The petite, velvet purse was a deep bottle green - a rich, proud evergreen like the colour of a school uniform. It carried the unmistakeable scent of a charity shop, musky and overlaid with strong, old-lady perfume. The cord gathering around the top had frayed and with it the purpose and value of the money bag had also weakened. The velvet was soft, nice to stroke, back and forth, back and forth, its smooth texture delicate under her fingertips. It reminded the girl of the times when Tudor men wearing tights and puffball skirts would retrieve such a bag from their waists and count out their strange currency into the grubby hand of an eager tradesman. Or perhaps it belonged to another era, a debutante’s purse, carrying a stick of ruby red lipstick and a dancing card? E did not know. But she did what she might have done 5 minutes ago and opened it. It was then that the story began.......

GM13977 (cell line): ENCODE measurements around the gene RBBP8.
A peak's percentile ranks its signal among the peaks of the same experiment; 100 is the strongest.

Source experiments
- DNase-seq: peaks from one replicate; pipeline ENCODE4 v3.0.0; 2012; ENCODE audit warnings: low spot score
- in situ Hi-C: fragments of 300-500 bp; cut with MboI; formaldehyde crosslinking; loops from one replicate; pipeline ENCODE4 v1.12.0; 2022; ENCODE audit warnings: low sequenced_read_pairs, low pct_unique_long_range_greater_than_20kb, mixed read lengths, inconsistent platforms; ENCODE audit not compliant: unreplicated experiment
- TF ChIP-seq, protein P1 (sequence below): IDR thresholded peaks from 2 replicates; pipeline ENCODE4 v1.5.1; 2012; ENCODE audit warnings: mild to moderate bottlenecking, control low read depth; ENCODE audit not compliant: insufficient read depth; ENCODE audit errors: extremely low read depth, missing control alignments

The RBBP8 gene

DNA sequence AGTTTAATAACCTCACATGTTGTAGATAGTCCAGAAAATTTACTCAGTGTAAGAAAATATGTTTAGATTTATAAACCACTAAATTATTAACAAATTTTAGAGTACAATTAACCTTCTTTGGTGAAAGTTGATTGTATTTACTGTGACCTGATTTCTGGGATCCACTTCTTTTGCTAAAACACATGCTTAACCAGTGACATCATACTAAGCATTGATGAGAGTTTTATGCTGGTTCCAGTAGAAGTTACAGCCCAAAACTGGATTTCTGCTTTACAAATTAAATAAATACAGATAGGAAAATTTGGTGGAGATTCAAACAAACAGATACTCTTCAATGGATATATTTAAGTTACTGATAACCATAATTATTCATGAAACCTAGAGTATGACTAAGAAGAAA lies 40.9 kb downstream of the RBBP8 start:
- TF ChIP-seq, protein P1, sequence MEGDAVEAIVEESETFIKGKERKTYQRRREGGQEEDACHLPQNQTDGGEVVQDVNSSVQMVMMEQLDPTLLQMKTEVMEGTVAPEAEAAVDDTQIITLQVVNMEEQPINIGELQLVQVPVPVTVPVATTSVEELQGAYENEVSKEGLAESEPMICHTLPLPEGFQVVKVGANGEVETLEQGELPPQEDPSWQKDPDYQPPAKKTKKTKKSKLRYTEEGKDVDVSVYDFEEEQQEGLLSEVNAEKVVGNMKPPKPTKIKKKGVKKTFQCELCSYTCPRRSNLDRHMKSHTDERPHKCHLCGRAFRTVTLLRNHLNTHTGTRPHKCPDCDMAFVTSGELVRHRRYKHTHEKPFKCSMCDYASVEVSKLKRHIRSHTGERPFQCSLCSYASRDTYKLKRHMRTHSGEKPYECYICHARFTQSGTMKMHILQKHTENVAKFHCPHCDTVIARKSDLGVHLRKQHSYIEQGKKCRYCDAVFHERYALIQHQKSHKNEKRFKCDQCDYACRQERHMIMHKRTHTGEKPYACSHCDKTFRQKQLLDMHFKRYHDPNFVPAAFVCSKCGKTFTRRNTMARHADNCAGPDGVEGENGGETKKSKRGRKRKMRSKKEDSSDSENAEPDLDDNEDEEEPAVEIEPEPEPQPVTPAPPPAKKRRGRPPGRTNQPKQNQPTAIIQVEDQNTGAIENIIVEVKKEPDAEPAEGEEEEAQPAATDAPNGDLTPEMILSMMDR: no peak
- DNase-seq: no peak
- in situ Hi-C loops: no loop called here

We examined the above text, looking at techniques I'd used. I zoned in to the fact that I hadn't brought in a person until the very last line and that they absolutely must not start telling the story, moving into action yet as I wanted the focus to be the object. We talked about the start of a film and how it would be a close-up of the object and then pan out to the person holding it or move to the scene where they stood, so the character was only introduced in the very last line. We discussed having the reader in the palm of our hands and hooking them in, making them want to find out more. At this point, the children were desperate to tell me where their stories were going to lead, in a full story mountain ..." and then.. and then...(!) " but I kept stopping them and saying, "Don't tell me...yet! I should not know where this is going..yet. Focus on the little details, the finer details." We discussed foreshadowing too.
A first draft by one of the children on the What Katy Did Book in the photo.
One of my favourite English lessons - give it a go! And many thanks to Alicia Stubbersfield who first did it with me.